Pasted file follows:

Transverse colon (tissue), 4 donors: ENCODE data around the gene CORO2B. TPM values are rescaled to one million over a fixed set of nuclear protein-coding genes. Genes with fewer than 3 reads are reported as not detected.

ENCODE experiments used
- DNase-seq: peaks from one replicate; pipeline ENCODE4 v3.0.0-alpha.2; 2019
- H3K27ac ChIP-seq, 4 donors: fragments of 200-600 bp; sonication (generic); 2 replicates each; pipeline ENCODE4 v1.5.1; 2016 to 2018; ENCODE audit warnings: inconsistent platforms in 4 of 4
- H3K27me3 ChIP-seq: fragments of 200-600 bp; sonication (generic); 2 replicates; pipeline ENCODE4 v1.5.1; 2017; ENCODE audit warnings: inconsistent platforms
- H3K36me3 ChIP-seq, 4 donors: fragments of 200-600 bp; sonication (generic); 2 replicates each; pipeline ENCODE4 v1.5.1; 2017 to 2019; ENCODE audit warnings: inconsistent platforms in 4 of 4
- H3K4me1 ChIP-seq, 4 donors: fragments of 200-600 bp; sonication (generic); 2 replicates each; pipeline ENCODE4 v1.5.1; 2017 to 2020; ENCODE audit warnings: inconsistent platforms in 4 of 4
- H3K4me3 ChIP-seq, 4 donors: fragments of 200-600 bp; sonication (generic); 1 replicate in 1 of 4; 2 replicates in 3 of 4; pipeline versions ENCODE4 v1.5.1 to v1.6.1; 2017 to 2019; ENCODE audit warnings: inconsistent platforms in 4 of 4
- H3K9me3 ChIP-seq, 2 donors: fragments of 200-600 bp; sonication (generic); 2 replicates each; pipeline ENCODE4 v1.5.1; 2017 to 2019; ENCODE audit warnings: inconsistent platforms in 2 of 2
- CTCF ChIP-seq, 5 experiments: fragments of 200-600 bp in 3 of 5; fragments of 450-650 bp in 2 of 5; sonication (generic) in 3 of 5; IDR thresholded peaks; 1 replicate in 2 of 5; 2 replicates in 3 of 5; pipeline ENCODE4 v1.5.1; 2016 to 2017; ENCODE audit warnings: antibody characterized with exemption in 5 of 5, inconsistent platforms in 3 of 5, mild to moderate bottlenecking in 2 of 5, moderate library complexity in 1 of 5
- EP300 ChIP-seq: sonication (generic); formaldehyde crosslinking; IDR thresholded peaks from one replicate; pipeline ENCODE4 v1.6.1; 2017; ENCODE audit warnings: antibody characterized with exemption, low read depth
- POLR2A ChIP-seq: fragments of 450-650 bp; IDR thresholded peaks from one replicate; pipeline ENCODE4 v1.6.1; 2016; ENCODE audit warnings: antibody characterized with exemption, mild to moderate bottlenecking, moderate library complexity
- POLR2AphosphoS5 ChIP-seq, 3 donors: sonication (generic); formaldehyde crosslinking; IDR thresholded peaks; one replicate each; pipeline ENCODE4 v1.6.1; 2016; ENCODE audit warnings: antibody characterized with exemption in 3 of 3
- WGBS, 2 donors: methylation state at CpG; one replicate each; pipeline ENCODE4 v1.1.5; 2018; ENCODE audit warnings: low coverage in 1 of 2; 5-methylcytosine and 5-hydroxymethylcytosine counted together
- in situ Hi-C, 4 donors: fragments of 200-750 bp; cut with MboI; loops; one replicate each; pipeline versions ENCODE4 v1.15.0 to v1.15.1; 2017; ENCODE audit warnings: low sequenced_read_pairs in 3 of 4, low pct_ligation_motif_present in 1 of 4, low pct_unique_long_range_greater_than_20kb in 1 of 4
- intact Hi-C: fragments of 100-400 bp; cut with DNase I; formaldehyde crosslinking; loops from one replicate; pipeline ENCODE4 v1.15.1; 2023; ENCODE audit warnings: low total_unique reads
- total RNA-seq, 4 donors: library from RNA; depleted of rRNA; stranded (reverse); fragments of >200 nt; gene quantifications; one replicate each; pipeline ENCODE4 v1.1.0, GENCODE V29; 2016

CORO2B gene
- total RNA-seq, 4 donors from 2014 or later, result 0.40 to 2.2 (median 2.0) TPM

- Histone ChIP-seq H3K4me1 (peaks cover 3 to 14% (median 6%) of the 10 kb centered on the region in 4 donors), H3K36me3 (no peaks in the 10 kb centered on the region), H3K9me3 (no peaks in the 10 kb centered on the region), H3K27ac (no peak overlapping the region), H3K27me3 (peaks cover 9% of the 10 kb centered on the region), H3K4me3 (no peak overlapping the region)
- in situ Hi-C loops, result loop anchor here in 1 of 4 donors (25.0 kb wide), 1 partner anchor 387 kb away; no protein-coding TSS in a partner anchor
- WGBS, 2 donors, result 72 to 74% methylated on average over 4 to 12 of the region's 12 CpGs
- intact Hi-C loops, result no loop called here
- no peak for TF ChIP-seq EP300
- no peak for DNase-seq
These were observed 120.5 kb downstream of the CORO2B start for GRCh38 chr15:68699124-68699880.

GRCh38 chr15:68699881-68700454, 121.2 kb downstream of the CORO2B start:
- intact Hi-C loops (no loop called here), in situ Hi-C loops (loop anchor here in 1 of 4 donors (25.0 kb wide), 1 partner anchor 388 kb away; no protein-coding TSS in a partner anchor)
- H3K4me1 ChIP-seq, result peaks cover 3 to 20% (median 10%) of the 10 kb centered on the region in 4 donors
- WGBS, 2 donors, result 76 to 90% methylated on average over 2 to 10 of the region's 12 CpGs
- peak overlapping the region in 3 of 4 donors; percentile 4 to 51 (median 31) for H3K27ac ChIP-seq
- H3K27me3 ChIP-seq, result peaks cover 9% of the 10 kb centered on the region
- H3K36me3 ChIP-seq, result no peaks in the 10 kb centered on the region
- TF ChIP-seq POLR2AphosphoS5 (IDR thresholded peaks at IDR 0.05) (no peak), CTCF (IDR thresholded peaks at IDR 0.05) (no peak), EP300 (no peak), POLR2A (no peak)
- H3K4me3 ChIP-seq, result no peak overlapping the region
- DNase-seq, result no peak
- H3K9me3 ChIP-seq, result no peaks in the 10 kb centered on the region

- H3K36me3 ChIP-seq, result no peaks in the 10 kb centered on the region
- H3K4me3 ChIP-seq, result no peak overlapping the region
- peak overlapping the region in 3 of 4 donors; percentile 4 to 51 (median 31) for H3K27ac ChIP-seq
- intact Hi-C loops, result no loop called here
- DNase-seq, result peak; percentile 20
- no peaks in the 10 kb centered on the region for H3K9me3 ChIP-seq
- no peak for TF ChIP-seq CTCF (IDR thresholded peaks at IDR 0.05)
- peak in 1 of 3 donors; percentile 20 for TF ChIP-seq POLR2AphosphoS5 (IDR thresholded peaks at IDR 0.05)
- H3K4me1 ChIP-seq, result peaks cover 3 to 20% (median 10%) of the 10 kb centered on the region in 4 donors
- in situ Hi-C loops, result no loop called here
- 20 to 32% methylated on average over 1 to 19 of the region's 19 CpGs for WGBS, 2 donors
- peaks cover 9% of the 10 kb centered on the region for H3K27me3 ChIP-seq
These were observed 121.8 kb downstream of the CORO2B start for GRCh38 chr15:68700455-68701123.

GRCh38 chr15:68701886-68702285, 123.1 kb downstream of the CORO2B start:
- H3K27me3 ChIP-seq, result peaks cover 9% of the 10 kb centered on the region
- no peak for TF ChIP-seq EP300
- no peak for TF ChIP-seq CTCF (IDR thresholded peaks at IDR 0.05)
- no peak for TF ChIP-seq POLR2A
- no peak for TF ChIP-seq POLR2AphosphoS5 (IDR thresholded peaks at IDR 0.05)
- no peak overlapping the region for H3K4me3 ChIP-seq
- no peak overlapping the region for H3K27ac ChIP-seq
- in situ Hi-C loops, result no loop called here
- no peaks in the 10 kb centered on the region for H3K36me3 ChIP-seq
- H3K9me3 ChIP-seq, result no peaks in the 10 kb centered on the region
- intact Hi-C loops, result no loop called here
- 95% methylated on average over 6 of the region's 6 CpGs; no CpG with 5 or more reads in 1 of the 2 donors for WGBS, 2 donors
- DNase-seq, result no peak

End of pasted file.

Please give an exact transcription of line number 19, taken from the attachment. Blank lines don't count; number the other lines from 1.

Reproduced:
- total RNA-seq, 4 donors from 2014 or later, result 0.40 to 2.2 (median 2.0) TPM